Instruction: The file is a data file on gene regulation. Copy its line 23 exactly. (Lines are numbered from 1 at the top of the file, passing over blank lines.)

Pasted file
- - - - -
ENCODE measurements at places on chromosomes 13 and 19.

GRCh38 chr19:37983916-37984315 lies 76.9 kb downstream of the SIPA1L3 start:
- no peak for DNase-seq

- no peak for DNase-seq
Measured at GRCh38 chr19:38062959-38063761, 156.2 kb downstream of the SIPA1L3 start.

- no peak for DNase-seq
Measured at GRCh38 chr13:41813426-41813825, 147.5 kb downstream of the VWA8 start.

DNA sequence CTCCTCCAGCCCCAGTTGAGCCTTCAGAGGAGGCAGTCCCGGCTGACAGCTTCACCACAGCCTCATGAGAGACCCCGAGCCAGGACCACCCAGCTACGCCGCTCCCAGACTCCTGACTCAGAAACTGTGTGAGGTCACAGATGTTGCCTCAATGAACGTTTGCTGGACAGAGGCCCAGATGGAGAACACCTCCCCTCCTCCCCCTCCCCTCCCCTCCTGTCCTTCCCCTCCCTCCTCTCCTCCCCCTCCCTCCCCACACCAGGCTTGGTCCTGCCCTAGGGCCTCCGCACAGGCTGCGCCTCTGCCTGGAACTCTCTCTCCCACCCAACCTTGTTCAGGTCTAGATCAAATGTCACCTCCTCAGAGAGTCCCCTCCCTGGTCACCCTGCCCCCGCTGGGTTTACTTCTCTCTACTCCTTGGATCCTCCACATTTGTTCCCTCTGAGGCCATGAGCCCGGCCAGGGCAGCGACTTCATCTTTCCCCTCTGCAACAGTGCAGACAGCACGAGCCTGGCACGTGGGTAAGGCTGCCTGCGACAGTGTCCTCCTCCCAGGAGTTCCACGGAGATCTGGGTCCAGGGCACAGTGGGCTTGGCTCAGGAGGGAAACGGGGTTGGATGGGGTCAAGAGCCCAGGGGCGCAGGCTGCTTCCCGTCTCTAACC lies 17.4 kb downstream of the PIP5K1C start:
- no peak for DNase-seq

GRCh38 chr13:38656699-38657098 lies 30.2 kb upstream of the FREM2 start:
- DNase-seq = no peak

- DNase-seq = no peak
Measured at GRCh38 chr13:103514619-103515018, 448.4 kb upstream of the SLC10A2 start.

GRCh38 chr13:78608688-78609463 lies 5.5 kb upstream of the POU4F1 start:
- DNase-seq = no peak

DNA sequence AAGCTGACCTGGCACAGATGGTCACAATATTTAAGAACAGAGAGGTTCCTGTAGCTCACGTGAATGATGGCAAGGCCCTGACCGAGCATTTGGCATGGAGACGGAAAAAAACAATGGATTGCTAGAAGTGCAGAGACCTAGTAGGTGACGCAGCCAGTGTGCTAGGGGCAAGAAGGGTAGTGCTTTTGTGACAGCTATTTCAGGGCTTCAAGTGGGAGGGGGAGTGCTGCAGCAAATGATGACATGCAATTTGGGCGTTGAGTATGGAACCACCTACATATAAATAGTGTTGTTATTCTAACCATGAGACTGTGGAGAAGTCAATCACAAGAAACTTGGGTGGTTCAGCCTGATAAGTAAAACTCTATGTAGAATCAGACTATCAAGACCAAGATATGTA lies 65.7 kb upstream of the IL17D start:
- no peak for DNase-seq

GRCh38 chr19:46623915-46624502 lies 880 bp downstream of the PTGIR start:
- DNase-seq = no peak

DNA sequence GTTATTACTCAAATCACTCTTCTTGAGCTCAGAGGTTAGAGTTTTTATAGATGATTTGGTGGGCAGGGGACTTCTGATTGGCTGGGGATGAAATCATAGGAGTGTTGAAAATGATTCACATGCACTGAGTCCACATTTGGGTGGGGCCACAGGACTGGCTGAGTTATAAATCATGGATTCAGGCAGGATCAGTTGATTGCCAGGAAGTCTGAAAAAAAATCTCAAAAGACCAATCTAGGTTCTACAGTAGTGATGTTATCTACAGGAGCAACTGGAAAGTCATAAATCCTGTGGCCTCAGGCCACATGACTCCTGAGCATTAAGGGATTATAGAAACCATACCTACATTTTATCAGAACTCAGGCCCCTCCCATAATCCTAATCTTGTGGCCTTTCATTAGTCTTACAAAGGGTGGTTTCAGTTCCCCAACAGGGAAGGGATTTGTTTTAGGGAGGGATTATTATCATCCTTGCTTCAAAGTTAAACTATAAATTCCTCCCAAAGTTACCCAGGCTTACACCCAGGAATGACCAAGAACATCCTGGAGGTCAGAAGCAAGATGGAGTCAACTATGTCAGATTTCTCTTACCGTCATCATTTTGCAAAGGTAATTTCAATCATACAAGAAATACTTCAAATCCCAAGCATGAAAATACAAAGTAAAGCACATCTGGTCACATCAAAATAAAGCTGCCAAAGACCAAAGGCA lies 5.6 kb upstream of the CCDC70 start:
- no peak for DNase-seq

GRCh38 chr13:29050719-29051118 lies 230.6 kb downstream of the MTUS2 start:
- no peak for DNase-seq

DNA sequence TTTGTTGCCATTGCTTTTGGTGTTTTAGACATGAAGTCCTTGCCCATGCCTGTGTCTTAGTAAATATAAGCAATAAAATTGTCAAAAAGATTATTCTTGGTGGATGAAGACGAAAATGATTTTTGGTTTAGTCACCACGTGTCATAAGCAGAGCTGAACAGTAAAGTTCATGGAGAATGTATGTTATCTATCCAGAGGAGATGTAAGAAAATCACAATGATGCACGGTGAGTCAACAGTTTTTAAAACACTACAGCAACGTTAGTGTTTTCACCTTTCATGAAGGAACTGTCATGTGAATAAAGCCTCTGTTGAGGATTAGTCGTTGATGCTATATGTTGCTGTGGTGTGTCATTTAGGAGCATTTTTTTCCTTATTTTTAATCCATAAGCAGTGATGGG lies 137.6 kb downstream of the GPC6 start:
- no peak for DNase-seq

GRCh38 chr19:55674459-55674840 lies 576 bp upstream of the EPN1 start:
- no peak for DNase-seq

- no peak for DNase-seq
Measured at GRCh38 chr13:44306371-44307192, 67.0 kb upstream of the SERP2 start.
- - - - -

- no peak for DNase-seq